Local law enforcement officials health care representatives, and other community members from across the region came together Friday to discuss area needs for mental health services at the Community Behavioral Health Conference. The event, now in its second year, featured discussions on topics ranging from access to mental health care to jail diversion.

The event was felt held in 2017 at Austin College and was organized by NEWCO, a consortium of nonprofits and other stakeholders focused on mental health and homelessness in Texoma.

“Really, our goal is to raise awareness of mental health concerns and reduce the sigma around them,” NEWCO Co-founder Gail Utter said Friday.

As a part of the event, organizers included panels with experts on topics ranging from jail diversion and minimization to access to care. As an example of the mental health need and impact in the area, Grayson County Sheriff Tom Watt said he uses two incarcerated individuals as an example.

One these two individuals has spent nearly 1,200 days over the past five years in local jail awaiting trial. As the individual has been deemed unfit for trial, they will be sent to the state hospital until they are found to be fit. At that time they are returned to Grayson, but the trials take too long to schedule the trial and they fall back into poor mental health, restarting the cycle. In total, Watt said it has cost taxpayers $110,000 to house these two inmates.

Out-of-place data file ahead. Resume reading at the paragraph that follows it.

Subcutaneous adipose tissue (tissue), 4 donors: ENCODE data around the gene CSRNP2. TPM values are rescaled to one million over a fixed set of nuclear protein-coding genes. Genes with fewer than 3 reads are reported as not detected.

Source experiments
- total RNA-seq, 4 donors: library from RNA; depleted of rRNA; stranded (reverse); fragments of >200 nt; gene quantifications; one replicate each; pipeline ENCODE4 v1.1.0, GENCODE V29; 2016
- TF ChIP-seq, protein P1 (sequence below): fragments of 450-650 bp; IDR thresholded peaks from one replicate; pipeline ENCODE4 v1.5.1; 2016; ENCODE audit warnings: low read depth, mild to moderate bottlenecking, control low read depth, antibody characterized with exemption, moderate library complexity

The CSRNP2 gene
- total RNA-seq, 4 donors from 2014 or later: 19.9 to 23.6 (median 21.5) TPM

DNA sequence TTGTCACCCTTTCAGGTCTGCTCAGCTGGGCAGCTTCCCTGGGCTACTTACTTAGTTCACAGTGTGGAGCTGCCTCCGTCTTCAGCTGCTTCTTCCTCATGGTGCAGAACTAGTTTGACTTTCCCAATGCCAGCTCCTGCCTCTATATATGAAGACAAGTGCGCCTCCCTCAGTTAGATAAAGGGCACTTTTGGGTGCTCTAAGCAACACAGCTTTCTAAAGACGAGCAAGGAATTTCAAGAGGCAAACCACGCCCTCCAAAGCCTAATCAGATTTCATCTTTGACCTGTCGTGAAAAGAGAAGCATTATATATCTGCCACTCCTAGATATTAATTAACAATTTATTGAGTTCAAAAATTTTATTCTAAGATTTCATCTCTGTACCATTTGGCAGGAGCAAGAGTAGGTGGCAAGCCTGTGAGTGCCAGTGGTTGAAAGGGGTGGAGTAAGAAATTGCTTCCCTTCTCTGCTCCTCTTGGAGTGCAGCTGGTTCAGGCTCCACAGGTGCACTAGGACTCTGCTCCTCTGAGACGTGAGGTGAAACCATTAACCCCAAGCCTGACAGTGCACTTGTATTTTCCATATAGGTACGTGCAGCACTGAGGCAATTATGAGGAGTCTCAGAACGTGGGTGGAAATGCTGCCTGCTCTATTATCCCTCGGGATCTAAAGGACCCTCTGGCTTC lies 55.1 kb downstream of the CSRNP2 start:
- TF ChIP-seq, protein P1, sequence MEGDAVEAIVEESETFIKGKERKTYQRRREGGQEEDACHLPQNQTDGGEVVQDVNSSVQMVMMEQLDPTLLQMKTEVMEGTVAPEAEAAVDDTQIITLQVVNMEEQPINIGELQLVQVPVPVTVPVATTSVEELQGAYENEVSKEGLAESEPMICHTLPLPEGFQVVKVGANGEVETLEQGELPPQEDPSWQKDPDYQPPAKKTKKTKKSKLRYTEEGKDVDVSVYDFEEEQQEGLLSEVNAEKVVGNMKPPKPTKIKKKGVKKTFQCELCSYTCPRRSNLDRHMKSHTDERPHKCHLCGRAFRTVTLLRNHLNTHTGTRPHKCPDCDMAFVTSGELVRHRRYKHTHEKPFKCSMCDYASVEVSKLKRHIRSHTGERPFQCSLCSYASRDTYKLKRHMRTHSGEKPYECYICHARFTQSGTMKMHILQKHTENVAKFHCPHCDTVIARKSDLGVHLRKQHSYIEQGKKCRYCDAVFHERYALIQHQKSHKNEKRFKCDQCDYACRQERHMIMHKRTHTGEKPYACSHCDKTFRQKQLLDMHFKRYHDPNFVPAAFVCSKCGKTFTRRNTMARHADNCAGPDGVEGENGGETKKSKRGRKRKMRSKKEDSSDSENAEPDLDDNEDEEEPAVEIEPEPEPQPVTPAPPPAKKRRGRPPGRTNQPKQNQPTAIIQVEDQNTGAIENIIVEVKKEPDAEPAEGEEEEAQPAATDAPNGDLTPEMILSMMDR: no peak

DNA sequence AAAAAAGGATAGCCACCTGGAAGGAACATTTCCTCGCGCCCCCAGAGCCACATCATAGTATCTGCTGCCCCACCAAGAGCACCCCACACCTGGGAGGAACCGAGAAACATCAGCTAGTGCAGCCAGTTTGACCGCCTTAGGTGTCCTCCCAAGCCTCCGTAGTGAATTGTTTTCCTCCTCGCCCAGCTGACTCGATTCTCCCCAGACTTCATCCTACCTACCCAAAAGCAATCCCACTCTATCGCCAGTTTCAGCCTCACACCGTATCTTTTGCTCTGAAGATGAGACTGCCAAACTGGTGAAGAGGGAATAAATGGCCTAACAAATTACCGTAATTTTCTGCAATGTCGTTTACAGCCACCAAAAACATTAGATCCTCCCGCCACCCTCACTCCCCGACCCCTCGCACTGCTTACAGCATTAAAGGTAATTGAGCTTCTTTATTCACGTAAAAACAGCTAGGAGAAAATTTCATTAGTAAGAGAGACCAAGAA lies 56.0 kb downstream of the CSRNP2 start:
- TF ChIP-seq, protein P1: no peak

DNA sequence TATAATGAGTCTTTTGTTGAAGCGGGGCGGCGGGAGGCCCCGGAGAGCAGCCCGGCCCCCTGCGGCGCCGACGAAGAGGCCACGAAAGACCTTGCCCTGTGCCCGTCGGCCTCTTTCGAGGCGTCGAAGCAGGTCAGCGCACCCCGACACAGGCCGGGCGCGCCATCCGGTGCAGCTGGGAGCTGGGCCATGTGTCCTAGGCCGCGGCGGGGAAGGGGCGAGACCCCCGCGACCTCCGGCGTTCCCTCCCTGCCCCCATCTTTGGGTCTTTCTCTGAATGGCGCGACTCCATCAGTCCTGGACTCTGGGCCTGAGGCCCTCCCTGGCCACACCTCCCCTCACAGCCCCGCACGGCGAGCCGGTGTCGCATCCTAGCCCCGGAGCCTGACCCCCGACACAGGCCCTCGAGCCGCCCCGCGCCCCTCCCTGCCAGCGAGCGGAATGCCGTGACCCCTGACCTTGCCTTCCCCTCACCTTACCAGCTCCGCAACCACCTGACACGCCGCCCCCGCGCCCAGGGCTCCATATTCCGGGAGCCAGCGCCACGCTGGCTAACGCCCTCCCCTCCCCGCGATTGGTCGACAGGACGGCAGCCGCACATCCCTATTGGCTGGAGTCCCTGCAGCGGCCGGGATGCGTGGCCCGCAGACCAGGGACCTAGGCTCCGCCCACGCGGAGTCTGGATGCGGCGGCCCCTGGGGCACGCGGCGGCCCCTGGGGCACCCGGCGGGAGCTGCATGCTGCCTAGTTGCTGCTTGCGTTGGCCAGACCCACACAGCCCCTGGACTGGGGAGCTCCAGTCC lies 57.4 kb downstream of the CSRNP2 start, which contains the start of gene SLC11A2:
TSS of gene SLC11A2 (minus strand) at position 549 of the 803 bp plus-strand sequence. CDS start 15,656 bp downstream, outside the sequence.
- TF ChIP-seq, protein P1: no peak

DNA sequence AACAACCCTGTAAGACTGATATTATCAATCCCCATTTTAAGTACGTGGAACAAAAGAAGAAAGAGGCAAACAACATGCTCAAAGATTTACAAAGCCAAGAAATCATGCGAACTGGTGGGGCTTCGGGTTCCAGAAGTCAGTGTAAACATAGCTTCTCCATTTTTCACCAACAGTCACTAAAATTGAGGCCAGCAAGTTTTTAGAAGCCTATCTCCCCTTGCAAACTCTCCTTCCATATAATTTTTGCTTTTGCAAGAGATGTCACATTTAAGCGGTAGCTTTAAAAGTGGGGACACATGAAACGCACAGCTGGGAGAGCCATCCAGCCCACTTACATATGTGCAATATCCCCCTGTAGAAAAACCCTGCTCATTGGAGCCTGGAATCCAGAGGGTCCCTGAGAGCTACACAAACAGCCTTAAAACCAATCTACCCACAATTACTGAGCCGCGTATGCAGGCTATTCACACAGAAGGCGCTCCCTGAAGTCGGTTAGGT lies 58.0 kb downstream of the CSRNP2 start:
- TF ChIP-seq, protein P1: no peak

Through the events and conversations on the topic, Utter said she hopes to remove the veil and fears that surround the topic. She said that many of those suffering from mental illnesses, including schizophrenia, depression, anxiety and bipolar disorder, will fear judgment or ridicule if their conditions are public, which keeps some from seeking treatment.

In recent years, the stigma around mental health issues has eased to some degree thanks, in part, to the growth of the internet that has allowed people to talk with others who share experiences. With the increases in connectivity, Utter said it is easier and more common for people to share the challenges that they face.

For this year's event, Utter said organizers included a segment entitled, “Our Own Backyard” to give local voices a chance to share their personal stories about mental health issues and the impact that it is had on their lives. These stories ranged from growing up with autism to substance abuse and anxiety.

Through this, Utter said she wanted to give a human face to the topic. By being able to put a name and a face to the topic of mental health, Utter said advocates and those suffering may be able to breach the topic, start a dialogue and ease the stigma.

“When it is your neighbor, and they are willing to speak out about their experiences, it does sink in and make a difference,” she said.